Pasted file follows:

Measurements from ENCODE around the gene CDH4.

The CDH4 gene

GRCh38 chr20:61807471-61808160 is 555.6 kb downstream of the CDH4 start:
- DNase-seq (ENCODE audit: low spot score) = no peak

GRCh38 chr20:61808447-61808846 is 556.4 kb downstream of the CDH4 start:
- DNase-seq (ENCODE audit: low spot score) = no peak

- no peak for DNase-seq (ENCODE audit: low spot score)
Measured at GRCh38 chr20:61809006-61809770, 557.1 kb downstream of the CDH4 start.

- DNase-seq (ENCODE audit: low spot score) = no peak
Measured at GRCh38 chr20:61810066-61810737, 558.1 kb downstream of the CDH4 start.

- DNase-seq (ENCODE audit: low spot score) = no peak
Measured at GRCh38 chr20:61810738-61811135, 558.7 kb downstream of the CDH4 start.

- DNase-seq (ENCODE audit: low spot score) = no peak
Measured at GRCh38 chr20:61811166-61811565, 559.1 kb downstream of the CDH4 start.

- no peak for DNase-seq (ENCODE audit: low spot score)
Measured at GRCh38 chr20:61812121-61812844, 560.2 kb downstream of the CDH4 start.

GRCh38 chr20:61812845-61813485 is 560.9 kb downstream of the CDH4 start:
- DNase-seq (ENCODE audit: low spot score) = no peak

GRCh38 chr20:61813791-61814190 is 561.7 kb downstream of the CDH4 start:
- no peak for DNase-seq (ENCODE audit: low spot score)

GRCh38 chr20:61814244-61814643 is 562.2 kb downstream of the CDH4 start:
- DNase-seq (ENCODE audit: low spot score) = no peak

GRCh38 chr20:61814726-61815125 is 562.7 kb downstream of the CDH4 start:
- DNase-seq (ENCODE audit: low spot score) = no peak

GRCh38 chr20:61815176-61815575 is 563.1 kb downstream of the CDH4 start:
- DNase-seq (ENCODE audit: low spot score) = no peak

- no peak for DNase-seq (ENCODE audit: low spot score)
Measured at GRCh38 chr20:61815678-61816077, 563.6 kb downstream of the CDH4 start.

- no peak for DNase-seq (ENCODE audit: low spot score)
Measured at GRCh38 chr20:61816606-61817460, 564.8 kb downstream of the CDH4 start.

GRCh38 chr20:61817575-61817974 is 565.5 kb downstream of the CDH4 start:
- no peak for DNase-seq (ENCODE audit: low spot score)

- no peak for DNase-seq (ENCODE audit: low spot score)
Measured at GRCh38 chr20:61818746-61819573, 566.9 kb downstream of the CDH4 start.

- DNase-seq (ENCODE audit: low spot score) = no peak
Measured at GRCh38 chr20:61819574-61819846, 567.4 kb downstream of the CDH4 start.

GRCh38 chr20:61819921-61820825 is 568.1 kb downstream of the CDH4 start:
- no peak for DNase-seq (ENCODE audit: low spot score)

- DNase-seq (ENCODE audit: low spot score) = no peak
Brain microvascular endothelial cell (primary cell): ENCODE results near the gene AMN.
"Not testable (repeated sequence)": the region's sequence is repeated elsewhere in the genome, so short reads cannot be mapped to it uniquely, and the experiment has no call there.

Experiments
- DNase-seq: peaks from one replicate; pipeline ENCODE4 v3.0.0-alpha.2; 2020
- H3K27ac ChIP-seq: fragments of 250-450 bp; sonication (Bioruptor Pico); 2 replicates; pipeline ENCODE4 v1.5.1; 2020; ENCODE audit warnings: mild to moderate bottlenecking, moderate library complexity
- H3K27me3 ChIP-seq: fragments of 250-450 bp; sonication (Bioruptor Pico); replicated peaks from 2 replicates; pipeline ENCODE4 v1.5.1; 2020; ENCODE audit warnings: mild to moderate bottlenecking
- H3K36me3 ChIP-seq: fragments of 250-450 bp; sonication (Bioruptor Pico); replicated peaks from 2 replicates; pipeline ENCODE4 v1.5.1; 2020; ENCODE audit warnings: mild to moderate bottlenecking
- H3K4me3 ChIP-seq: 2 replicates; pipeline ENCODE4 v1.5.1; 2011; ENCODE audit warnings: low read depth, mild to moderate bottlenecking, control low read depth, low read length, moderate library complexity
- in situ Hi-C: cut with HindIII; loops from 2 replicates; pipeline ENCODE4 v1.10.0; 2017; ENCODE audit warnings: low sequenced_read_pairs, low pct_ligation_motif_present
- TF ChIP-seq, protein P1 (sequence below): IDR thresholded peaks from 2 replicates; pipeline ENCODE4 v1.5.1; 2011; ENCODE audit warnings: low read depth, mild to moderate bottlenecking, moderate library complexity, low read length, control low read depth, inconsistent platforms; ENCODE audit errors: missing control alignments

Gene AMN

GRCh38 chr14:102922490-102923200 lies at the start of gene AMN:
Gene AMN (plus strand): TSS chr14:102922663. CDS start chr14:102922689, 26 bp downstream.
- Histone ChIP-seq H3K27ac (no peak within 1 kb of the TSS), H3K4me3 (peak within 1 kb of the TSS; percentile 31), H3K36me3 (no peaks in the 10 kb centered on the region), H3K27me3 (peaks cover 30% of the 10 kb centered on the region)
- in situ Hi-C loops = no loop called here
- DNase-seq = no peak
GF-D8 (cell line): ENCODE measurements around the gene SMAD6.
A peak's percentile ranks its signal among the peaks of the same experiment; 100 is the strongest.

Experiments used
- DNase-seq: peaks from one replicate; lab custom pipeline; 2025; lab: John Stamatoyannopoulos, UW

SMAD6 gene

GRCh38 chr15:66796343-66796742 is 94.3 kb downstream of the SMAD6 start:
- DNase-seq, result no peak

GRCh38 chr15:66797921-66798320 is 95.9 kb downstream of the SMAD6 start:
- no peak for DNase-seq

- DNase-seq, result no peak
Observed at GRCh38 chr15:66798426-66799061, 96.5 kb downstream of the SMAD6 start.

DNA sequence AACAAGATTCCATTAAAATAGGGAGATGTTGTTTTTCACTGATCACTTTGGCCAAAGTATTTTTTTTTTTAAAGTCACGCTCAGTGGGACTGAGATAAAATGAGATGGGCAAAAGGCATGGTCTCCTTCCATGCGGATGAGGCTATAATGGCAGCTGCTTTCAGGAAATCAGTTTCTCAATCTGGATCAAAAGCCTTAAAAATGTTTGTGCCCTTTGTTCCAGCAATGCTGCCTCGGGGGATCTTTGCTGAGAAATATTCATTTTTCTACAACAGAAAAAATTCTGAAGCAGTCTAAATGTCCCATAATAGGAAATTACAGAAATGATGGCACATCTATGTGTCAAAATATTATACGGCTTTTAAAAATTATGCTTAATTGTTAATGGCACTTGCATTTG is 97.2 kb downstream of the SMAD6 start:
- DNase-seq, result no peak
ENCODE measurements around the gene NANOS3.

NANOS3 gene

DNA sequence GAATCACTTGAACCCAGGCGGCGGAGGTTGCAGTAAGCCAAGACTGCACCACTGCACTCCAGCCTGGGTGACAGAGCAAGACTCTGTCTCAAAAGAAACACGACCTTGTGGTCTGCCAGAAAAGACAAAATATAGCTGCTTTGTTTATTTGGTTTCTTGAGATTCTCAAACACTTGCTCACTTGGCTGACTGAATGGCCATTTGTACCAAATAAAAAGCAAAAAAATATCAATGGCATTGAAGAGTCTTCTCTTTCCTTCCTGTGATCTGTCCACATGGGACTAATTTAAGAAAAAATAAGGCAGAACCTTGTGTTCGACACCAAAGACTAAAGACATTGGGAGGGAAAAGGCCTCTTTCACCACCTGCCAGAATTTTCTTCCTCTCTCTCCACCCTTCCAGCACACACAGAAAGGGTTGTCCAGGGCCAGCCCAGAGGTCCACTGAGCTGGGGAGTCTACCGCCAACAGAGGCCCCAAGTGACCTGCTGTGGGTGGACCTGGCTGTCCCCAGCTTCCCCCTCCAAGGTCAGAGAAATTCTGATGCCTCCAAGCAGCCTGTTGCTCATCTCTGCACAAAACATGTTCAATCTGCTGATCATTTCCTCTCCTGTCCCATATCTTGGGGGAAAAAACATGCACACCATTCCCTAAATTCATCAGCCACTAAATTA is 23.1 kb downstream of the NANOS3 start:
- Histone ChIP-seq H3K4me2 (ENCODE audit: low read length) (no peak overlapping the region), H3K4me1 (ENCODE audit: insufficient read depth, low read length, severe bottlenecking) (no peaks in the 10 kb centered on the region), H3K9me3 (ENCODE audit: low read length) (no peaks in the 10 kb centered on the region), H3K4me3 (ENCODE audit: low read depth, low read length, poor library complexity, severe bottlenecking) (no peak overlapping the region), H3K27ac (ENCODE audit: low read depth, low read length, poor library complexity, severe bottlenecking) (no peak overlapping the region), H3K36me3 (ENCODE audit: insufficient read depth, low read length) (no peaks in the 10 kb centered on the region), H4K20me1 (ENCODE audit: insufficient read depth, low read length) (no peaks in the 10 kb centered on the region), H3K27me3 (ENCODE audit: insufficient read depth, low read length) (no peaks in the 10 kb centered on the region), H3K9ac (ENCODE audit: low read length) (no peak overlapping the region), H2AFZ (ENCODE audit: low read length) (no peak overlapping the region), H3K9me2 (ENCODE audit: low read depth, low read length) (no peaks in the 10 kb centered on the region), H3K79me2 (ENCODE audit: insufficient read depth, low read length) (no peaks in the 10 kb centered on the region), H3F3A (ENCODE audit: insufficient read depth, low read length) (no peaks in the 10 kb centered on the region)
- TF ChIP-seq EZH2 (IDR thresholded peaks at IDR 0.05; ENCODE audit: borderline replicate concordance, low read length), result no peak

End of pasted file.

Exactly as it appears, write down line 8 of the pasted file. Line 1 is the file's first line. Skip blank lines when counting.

Measured at GRCh38 chr20:61809006-61809770, 557.1 kb downstream of the CDH4 start.